- - Doha Marks the Ninth Time the World Championship were Held Outside of Europe

Doha Marks the Ninth Time the World Championship were Held Outside of Europe


photo credits @ UCI

When the 2016 UCI Road World Championships begin on October 9th in Doha, Qatar, it will be the ninth time the road worlds are held outside Europe, and the second time that Asia hosts the event. It is also the second consecutive year that the premier event of the road calendar is held at a non-European venue; a testament to the increasing globalization of cycling.

The first UCI Road World Championships outside Europe

The first non-European UCI World Championships took place in Montreal, Canada, in 1974. The men’s title was won by the great Eddy Merckx (Belgium), who beat Raymond Poulidor (France). Genevieve Gambillon of France was the women’s champion, ahead of Babya Tsaune of the former Soviet Union. The Mont Royal circuit in the centre of the city is still used to this day, with Olympic Champion Greg van Avermaet (Belgium) winning a UCI WorldTour race there this past September. The Americas also hosted the UCI World Championships in Venezuela (1977), the United States (1986 and 2015), Colombia (1995) and a second time in Canada (2003).


Japan became the first Asian country to hold the UCI Road World Championships in 1990, in the city of Utsunomiya, approximately 100 kilometers north of Tokyo. The race circuit was dominated by the difficult Kogashi climb. Rudy Dhaenens of Belgium beat countryman Dirk de Wolf for the men’s title, while Catherine Marsal of France defeated American Ruthie Matthes in the women’s race.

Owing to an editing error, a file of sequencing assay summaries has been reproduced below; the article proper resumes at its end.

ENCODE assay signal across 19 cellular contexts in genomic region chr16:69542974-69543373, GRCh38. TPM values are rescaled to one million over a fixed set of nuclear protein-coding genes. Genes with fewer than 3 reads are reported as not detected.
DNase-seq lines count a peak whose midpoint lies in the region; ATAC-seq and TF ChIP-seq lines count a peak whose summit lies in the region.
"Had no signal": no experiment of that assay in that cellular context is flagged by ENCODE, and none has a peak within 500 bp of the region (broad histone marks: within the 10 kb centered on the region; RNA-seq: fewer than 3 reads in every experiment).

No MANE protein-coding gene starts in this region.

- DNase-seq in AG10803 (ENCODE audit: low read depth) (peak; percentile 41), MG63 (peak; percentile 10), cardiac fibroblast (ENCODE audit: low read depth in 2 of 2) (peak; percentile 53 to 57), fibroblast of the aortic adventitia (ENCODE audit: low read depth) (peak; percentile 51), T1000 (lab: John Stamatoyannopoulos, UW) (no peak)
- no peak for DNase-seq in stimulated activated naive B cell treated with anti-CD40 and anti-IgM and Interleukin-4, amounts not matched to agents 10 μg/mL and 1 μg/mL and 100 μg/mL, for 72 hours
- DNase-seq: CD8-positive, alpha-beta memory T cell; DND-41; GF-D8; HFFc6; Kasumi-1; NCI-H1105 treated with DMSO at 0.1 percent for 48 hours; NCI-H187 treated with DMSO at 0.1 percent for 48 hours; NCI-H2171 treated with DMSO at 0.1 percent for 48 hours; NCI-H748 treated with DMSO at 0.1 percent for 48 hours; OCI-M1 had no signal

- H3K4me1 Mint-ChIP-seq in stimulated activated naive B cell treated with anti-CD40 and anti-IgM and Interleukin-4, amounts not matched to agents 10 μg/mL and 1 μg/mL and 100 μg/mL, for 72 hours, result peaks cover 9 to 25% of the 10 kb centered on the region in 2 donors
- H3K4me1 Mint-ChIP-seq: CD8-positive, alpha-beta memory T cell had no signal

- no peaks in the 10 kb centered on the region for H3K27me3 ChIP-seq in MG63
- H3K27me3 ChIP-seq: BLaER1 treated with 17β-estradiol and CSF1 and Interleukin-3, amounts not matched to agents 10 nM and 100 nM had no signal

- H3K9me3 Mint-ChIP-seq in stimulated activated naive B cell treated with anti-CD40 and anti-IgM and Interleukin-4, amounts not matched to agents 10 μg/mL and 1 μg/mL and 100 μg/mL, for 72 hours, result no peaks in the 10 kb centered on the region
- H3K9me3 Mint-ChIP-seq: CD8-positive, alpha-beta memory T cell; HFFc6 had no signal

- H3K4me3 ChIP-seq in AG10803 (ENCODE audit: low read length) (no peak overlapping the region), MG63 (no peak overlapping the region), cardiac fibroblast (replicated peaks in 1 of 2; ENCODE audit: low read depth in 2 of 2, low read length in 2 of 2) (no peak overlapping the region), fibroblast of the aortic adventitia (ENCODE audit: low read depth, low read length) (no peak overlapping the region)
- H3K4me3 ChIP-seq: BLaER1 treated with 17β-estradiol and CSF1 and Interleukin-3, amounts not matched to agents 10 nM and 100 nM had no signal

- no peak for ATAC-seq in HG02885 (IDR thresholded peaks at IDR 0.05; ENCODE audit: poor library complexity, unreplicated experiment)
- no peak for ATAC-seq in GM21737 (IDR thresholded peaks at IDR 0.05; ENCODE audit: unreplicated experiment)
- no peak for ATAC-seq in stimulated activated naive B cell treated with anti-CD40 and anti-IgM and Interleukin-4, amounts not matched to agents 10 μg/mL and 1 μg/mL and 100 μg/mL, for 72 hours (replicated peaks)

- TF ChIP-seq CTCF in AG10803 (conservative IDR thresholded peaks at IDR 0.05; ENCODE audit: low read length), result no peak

Huge Japanese crowds lined the 15km course, with races held in hot conditions of more than 30 degrees. The thrilling conclusion to the men’s 261 kilometre race saw Norway’s Dag Otto Lauritzen bridge up to the breakaway with two laps to go and attack, taking de Wolf with him. However, when over 30 seconds in the lead on the Kogashi climb with less than two laps to go, de Wolf caused a crash, taking both riders down. de Wolf stayed with the leaders, but Lauritzen dropped his chain and never rejoined the front of the race. Chasers, led by Steve Bauer of Canada, closed to within 15 seconds before the final 500 meter climb to the finish, but the two remaining riders in the break – Dhaenens and de Wolf – held on to take gold and silver by eight seconds, with Gianni Bugno (Italy) outsprinting Greg Lemond (USA) for bronze.


The Worlds move Down Under

In 2010, Australia became the first country in Oceania to host the UCI Road World Championships, which were split between the southern coastal cities of Melbourne and Geelong. Norway’s Thor Hushovd took the men’s title in a sprint finish ahead of Matti Breschel of Denmark. Giorgia Bronzini of Italy won the first of two consecutive titles in the women’s field, both times in front of Marianne Vos of the Netherlands. The Men’s Under-23 road race, won by current Grand Tour rider Michael Matthews (Australia), saw the extremely unusual awarding of two bronze medals: Taylor Phinney (USA) and Guillaume Boivin (Canada), finished in a dead heat for third, passing the line in the same thousandth of a second.

In a few days, the UCI Road World Championships get under way in Qatar. History continues: the best riders in the world will discover a new region, cycling will gain a new audience, and a new chapter in the history of the Worlds will be written.

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